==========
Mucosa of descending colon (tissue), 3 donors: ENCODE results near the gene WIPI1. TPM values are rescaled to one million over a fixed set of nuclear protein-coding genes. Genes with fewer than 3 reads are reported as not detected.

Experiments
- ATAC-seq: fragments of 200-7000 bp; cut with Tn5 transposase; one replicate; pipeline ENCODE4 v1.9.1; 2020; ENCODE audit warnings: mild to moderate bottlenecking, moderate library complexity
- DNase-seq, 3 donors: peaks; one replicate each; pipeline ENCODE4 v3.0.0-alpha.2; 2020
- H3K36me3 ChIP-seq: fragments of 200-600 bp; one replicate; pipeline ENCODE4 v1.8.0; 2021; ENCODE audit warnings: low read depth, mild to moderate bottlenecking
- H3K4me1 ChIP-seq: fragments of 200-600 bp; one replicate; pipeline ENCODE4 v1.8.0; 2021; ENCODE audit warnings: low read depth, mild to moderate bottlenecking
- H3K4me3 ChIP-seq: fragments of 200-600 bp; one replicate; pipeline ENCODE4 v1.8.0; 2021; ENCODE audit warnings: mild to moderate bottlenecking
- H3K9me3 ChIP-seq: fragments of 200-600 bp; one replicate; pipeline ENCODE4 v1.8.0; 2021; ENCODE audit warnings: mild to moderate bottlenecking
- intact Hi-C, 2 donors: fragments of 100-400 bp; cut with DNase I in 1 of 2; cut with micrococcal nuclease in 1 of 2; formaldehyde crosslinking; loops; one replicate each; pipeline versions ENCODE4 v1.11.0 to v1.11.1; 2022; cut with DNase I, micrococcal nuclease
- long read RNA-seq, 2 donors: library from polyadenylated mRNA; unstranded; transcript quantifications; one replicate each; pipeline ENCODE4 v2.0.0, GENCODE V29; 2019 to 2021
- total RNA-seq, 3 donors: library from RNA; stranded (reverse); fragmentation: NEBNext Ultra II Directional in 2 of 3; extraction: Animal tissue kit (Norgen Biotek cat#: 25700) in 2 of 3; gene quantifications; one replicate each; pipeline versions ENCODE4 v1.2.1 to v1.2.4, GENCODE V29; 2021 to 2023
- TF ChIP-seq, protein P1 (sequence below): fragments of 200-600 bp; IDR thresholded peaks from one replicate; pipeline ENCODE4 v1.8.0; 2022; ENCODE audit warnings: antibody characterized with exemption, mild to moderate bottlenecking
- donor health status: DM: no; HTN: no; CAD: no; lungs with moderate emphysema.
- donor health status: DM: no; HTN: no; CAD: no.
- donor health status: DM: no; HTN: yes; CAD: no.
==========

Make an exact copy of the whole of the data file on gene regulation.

Mucosa of descending colon (tissue), 3 donors: ENCODE results near the gene WIPI1. TPM values are rescaled to one million over a fixed set of nuclear protein-coding genes. Genes with fewer than 3 reads are reported as not detected.

Experiments
- ATAC-seq: fragments of 200-7000 bp; cut with Tn5 transposase; one replicate; pipeline ENCODE4 v1.9.1; 2020; ENCODE audit warnings: mild to moderate bottlenecking, moderate library complexity
- DNase-seq, 3 donors: peaks; one replicate each; pipeline ENCODE4 v3.0.0-alpha.2; 2020
- H3K36me3 ChIP-seq: fragments of 200-600 bp; one replicate; pipeline ENCODE4 v1.8.0; 2021; ENCODE audit warnings: low read depth, mild to moderate bottlenecking
- H3K4me1 ChIP-seq: fragments of 200-600 bp; one replicate; pipeline ENCODE4 v1.8.0; 2021; ENCODE audit warnings: low read depth, mild to moderate bottlenecking
- H3K4me3 ChIP-seq: fragments of 200-600 bp; one replicate; pipeline ENCODE4 v1.8.0; 2021; ENCODE audit warnings: mild to moderate bottlenecking
- H3K9me3 ChIP-seq: fragments of 200-600 bp; one replicate; pipeline ENCODE4 v1.8.0; 2021; ENCODE audit warnings: mild to moderate bottlenecking
- intact Hi-C, 2 donors: fragments of 100-400 bp; cut with DNase I in 1 of 2; cut with micrococcal nuclease in 1 of 2; formaldehyde crosslinking; loops; one replicate each; pipeline versions ENCODE4 v1.11.0 to v1.11.1; 2022; cut with DNase I, micrococcal nuclease
- long read RNA-seq, 2 donors: library from polyadenylated mRNA; unstranded; transcript quantifications; one replicate each; pipeline ENCODE4 v2.0.0, GENCODE V29; 2019 to 2021
- total RNA-seq, 3 donors: library from RNA; stranded (reverse); fragmentation: NEBNext Ultra II Directional in 2 of 3; extraction: Animal tissue kit (Norgen Biotek cat#: 25700) in 2 of 3; gene quantifications; one replicate each; pipeline versions ENCODE4 v1.2.1 to v1.2.4, GENCODE V29; 2021 to 2023
- TF ChIP-seq, protein P1 (sequence below): fragments of 200-600 bp; IDR thresholded peaks from one replicate; pipeline ENCODE4 v1.8.0; 2022; ENCODE audit warnings: antibody characterized with exemption, mild to moderate bottlenecking
- donor health status: DM: no; HTN: no; CAD: no; lungs with moderate emphysema.
- donor health status: DM: no; HTN: no; CAD: no.
- donor health status: DM: no; HTN: yes; CAD: no.